The work will begin in September and should be finished by the summer of 2017, Reston Association officials said in a release.
The cost of the projects will be about $4 million, but the costs will not be paid with RA funds. The money will come from the Northern Virginia Stream Restoration Bank (NVSRB), which collects money from developers who must mitigate unavoidable stream impacts on their projects.
Reston’s stream restoration project was approved in 2006, began in 2008 and continued through 2011 before funding became more limited.
The two sections about to start were previously approved by RA and its Design Review Board. With money now available for the work, and DRB approval already in place, a letter of intent to finance the restoration of the two stream reaches was signed by the NVSRB.
The project will be managed by Wetland Studies and Solutions Inc., which handles many lake- and stream-related work for RA, including stream restoration work in Reston at Snakeden Branch, Colvin Run and the Glade.
Information about the restorations of the two streams will be presented to the DRB at its regular on meeting Tuesday, Aug. 16, 7 p.m. at Reston Association.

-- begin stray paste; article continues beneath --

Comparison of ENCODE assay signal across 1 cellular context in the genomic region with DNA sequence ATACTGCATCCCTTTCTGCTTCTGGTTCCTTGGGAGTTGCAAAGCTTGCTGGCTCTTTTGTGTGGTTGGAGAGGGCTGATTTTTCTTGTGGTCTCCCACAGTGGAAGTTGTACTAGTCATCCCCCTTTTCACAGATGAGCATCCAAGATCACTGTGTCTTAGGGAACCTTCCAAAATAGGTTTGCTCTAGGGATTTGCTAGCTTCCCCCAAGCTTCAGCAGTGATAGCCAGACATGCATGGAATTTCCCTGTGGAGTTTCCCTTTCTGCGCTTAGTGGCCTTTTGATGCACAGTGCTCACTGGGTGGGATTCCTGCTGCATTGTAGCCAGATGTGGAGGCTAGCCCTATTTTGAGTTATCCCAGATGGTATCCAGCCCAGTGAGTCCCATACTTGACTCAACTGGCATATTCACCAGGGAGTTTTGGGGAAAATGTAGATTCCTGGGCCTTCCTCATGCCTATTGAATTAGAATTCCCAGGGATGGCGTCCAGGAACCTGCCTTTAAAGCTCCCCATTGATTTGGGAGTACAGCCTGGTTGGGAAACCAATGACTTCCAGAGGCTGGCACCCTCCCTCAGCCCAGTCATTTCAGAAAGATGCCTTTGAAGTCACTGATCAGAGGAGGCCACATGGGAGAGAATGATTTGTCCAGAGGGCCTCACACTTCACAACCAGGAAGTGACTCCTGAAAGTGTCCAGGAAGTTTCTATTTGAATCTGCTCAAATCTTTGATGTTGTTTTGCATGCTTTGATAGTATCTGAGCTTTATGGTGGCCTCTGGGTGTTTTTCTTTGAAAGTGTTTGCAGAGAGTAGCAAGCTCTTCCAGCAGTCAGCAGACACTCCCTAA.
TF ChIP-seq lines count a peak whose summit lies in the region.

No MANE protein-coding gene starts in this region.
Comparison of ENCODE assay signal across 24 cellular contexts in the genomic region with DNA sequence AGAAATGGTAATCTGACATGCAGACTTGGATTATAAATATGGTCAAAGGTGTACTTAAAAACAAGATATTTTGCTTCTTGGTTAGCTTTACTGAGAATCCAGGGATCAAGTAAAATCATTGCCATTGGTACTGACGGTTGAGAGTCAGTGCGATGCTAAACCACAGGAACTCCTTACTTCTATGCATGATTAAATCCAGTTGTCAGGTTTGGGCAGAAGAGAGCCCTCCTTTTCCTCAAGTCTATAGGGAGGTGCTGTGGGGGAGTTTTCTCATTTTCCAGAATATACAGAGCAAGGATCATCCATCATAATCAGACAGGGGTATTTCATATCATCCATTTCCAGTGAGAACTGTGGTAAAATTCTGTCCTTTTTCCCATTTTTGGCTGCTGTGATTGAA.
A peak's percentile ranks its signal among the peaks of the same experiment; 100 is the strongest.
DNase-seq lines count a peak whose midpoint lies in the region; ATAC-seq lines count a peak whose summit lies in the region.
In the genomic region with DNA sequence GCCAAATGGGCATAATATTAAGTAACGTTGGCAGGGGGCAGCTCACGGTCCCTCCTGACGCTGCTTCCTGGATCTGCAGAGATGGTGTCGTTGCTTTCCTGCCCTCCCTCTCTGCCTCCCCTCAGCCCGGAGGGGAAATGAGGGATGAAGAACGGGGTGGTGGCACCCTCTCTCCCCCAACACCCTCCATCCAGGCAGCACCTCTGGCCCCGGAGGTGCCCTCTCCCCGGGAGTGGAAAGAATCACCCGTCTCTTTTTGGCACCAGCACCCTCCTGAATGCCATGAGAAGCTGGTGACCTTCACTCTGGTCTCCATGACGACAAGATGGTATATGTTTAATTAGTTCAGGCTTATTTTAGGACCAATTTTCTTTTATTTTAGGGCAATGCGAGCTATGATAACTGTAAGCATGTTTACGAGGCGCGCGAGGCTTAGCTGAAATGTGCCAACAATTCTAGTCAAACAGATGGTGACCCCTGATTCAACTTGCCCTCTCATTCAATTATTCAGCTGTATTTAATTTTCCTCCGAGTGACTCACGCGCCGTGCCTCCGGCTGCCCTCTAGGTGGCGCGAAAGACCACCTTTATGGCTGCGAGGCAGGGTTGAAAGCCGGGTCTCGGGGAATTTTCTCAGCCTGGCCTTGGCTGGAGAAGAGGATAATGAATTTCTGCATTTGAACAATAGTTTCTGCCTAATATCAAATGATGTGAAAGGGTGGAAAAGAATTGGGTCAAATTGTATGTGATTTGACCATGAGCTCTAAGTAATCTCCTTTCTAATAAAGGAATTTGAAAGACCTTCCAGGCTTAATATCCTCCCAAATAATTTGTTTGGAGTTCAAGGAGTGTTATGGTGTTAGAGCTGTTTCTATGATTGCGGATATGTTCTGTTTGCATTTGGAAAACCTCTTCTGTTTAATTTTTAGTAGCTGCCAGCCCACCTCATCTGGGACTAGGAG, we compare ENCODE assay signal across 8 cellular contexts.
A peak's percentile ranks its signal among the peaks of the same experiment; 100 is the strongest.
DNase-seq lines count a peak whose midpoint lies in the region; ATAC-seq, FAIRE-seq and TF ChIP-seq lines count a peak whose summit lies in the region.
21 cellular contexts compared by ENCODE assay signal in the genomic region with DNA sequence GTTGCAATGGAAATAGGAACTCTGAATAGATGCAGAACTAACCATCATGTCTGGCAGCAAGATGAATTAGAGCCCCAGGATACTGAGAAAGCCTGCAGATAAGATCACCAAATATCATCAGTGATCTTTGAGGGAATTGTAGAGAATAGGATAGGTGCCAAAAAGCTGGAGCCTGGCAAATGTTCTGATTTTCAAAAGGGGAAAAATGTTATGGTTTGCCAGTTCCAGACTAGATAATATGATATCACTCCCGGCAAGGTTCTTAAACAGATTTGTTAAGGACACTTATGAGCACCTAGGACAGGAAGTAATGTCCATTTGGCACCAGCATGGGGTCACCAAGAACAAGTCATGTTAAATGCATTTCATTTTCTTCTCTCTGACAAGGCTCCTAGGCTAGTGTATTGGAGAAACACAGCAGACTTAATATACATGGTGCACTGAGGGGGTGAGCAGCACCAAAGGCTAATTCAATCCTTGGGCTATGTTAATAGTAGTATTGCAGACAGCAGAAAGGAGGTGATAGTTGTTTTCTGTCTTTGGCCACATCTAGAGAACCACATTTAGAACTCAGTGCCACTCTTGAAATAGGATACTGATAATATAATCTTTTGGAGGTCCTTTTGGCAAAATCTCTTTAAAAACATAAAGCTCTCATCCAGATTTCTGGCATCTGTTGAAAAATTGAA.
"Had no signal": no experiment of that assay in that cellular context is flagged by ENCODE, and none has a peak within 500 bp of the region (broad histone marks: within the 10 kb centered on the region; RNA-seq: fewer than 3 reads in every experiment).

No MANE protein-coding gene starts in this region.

RA says there are many benefits of stream restoration, including:
- Reducing the frequency of lake dredging, saving RA an average of $163,000 per year in dredging costs.
- Making the restored areas safer and more accessible.
- Improving the local environment.
- Protecting infrastructure, including pathways, bridges and utilities.
“This is just a continuation of a project that begin in earnest in 2008,” Larry Butler, RA’s senior director of parks, recreation and community resources, said in a statement. “We think it’s a great thing for Reston, and we will do whatever we can do to meet with residents and explain the project.”
Some trees may be removed as part of the initial restoration work, RA says.
There is additional stream restoration work underway in the area behind Wakerobin and Cedar Cove, where erosion led to a leaking sewage pipe last summer.